This Week: ‘Show Me Your Papers’ and ‘Baby Jail’ Bills Advance

Tears, protests and hate filled the Texas House during a marathon debate on anti-immigrant 'sanctuary cities' legislation this week.


Children and parents demonstrate against SB 4 while lawmakers leave the Texas House through a rear exit.  Sam DeGrave

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The Texas House jumped off a political cliff this week by passing anti-immigrant legislation that deputizes local police as federal immigration officers and jails officials who don’t comply, writes columnist Chris Hooks. Outnumbered Democrats tried to fend off the so-called sanctuary cities bill with a hunger strike, legislative maneuvers, organized protests and tearful pleas on the House floor, but the final vote fell along party lines.

Chris Turner, D-Grand Prairie, comforts Gene Wu, D-Houston, after an emotional testimony.  Sam DeGrave

During the 16-hour debate Wednesday into Thursday, Republicans swatted attempts to soften Senate Bill 4. In doing so, the GOP voted to allow cops to question people, including children, about their immigration status regardless of whether they’ve been arrested. Democratic lawmakers compared SB 4, which is likely now on its way to becoming law, to the Chinese Exclusion Act of 1882 and the internment of Japanese-Americans during World War II.

After relying heavily on cheap, undocumented labor to bolster its economy — and generally steering clear of Arizona-style immigration measures — Texas has decided the million or so undocumented immigrants in the state are no longer welcome.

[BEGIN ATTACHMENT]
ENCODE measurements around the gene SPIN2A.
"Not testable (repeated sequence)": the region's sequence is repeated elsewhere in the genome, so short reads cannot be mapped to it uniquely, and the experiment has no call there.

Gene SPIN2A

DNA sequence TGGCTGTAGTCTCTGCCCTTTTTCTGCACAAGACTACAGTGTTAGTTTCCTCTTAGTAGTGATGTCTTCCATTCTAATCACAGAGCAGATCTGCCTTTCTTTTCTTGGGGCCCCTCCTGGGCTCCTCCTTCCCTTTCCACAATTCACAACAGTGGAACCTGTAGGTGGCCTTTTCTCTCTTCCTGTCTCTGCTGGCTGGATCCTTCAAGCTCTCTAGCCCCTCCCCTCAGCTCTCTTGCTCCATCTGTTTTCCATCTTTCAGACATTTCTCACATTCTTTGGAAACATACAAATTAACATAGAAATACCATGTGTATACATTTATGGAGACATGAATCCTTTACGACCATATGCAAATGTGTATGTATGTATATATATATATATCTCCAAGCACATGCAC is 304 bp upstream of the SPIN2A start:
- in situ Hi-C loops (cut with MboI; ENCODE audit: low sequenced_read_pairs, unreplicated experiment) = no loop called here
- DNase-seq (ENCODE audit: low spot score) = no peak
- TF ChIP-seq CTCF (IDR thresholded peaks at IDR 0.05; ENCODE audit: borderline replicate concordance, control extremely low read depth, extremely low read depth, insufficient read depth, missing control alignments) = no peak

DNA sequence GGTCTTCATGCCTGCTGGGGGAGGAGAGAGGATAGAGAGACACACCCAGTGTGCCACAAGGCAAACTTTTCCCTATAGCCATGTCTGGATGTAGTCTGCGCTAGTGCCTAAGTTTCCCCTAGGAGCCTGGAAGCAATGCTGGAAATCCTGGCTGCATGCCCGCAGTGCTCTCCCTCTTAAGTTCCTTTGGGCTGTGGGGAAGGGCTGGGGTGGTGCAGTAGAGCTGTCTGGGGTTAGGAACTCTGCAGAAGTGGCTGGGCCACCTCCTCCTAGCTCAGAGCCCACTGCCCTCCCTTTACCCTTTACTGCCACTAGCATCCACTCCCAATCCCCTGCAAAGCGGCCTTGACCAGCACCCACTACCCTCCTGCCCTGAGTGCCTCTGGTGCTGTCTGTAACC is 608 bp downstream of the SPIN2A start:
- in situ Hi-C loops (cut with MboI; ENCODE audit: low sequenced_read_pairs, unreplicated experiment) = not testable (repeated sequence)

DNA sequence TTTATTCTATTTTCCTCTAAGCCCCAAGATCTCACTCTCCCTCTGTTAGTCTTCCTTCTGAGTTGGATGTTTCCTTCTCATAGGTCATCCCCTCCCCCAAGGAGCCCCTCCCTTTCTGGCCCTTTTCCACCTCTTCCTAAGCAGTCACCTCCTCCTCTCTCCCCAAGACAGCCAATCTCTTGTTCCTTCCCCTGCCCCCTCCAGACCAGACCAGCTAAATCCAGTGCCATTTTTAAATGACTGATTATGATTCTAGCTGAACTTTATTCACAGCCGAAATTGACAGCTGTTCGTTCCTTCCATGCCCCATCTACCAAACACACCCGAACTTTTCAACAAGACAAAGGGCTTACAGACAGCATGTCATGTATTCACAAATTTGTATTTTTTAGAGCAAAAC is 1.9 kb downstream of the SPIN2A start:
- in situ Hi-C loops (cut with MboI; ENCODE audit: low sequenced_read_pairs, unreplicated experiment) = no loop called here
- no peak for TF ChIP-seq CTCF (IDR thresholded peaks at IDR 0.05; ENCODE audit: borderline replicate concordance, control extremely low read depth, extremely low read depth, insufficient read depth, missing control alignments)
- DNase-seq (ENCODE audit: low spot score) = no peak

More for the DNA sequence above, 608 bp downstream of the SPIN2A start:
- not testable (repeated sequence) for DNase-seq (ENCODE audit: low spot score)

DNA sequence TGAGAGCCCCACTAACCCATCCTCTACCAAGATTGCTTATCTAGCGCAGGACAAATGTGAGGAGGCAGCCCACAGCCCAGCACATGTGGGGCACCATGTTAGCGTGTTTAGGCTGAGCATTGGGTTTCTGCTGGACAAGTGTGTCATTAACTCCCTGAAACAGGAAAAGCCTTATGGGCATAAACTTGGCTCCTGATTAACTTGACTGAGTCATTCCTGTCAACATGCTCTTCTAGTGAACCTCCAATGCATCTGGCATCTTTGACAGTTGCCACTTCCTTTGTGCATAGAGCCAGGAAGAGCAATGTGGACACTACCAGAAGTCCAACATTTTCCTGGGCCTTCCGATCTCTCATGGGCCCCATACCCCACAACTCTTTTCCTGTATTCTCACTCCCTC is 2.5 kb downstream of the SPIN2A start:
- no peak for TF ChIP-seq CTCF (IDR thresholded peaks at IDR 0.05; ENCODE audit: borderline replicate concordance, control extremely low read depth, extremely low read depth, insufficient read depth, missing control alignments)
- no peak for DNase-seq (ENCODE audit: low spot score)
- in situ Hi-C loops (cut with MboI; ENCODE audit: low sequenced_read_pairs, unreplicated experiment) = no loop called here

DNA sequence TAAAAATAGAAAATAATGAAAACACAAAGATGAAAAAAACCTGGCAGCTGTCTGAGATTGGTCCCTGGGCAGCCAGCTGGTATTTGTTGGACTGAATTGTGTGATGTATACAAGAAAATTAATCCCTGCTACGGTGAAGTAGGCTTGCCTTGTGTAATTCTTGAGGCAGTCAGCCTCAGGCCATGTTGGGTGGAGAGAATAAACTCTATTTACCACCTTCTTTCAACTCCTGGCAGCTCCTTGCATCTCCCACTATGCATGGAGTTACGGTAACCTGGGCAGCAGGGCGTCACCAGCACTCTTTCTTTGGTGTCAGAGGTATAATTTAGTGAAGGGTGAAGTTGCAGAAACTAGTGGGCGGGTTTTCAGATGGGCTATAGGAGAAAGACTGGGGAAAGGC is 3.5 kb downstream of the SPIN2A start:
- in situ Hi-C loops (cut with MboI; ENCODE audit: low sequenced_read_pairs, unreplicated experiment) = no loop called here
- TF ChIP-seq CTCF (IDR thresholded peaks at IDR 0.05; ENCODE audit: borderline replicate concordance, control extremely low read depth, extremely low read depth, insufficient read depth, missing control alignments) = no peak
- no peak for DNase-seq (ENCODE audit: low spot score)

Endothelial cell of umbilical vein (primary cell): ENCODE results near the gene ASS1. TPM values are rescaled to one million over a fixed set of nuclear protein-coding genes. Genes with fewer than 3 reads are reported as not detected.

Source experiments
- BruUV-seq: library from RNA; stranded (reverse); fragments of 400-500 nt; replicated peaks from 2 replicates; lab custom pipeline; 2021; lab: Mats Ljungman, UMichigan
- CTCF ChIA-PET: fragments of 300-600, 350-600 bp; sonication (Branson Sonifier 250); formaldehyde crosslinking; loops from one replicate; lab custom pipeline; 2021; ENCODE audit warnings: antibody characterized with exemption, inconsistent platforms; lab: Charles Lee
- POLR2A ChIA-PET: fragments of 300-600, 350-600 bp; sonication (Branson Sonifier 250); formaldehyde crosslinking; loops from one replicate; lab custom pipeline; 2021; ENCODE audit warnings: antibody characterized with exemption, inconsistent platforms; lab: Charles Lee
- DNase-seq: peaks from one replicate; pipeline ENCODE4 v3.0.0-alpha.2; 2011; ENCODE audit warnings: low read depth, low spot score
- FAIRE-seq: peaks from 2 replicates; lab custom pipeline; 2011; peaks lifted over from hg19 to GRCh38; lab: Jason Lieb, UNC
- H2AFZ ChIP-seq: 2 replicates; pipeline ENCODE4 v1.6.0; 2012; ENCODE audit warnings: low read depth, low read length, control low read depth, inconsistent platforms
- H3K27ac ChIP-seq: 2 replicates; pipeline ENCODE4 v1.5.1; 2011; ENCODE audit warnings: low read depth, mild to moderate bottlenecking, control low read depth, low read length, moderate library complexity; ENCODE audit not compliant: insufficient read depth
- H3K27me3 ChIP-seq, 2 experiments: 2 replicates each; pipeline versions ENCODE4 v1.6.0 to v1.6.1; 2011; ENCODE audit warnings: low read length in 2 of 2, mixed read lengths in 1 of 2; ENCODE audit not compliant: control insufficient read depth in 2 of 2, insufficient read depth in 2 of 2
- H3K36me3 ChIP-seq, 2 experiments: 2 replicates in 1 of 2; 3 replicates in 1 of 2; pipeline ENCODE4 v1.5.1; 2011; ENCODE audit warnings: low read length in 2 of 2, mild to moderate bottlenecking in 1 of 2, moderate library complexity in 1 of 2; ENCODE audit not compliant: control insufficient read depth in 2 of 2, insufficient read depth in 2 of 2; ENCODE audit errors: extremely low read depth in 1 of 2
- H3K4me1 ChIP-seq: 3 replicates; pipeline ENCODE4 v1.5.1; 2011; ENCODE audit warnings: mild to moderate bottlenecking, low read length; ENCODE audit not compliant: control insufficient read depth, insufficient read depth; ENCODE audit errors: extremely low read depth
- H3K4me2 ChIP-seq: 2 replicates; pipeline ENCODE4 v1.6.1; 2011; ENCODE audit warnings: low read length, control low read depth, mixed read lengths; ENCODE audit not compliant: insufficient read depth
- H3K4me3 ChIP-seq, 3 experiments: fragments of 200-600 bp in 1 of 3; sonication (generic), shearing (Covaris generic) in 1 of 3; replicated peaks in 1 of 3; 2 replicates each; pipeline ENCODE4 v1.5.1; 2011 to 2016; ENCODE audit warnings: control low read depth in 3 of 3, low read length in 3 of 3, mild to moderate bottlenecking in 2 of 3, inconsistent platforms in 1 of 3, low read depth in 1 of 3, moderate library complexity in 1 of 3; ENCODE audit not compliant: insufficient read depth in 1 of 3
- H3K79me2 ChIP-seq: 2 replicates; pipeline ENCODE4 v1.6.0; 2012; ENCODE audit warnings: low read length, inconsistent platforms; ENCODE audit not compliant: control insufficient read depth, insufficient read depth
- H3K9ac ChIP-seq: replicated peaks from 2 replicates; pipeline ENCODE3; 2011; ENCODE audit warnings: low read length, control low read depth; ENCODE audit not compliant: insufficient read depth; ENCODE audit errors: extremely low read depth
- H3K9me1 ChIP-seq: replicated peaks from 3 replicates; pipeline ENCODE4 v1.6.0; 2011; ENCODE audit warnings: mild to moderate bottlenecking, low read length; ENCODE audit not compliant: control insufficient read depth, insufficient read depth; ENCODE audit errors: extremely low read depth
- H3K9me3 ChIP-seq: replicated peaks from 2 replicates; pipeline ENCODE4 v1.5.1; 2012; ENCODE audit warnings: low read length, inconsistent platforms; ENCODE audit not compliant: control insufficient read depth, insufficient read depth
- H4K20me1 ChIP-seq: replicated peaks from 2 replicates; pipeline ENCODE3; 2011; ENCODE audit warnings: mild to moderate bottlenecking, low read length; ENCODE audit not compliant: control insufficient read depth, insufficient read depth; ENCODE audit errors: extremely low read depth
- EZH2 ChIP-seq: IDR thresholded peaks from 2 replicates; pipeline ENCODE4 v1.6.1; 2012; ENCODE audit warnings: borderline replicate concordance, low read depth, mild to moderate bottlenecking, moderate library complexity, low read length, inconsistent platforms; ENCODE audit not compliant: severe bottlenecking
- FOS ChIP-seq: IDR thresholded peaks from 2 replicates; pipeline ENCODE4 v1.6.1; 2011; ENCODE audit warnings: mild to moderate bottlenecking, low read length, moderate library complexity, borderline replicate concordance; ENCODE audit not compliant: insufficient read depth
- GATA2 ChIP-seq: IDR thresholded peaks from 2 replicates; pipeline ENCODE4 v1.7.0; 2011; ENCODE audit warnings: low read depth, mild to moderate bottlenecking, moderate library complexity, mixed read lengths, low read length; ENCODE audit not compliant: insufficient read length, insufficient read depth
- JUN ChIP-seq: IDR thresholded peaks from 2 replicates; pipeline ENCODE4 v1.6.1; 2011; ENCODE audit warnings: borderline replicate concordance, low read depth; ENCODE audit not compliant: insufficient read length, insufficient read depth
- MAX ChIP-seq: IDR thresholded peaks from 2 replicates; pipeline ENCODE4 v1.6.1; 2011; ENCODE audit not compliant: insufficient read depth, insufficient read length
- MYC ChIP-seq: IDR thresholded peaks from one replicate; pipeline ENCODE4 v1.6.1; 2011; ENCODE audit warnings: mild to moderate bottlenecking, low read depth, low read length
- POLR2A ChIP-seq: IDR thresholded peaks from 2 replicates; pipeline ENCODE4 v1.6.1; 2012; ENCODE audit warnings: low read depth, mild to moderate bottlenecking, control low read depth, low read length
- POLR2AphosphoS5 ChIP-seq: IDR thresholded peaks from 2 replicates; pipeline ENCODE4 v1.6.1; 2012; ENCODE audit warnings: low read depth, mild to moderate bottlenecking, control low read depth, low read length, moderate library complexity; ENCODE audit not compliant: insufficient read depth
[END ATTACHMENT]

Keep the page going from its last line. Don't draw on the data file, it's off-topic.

And while there is plenty of blame to go around — Governor Greg Abbott declared a crackdown on “sanctuary cities” as a legislative emergency — editor Forrest Wilder points to House Speaker Joe Straus and those closely aligned to him. Straus and his lieutenants in the House could’ve killed SB 4, but, as Wilder writes, “The center did not hold.”

SB 4, which has abortion-rights advocates worried about a chilling effect for women seeking health care services, was not the only anti-immigrant measure that moved a step closer to law this week: On Wednesday, Senate Bill 1018, which would lower the state standards for family detention centers so that they can be licensed as child care facilities, was approved by a Senate committee.

The licensing would allow detention centers, run by private prison firms, to hold immigrant children for the duration of their asylum cases. That can be several months or longer. Ultimately, the prison firms could skip all the regulations required of other child care facilities. Critics have labeled the facilities “baby jails.”

Outside the Legislature, an Observer investigation reveals increasing cooperation between Texas DPS troopers and Immigration and Customs Enforcement (ICE) agents that legal experts say tramples the Constitution.

We took a closer look at just how bad a Trump-led trade war with Mexico would be for Texas, which traded more than $176 billion worth of goods with Mexico (compared to only $71 billion for California) in 2015.

Joanna Wojtkowiak

Nearly a year after the Supreme Court struck down two major provisions in the state’s sweeping anti-abortion law, an Austin abortion clinic reopened Friday. The clinic, which was among more than half the state’s abortion facilities closed by the 2013 law, is one of two that have now reopened.

Three captured pronghorn are airlifted in body bags to a service station on a ranch outside of Pampa, where volunteers and researchers are waiting to give them a full medical workup.
Three captured pronghorn are airlifted in body bags to a service station on a ranch outside of Pampa, where volunteers and researchers are waiting to give them a full medical workup.  Sasha Von Oldershaushen

The Observer went to the Texas Panhandle, where wildlife experts are airlifting and trucking pronghorn into West Texas in hopes of replenishing a shrinking population.

A proposal to protect playgrounds and parks from pollutants emitted by concrete crushing facilities was considered by a Senate committee this week, while another advanced legislation that would overhaul the state agency charged with licensing and inspecting housing for hundreds of thousands of farmworkers in Texas.

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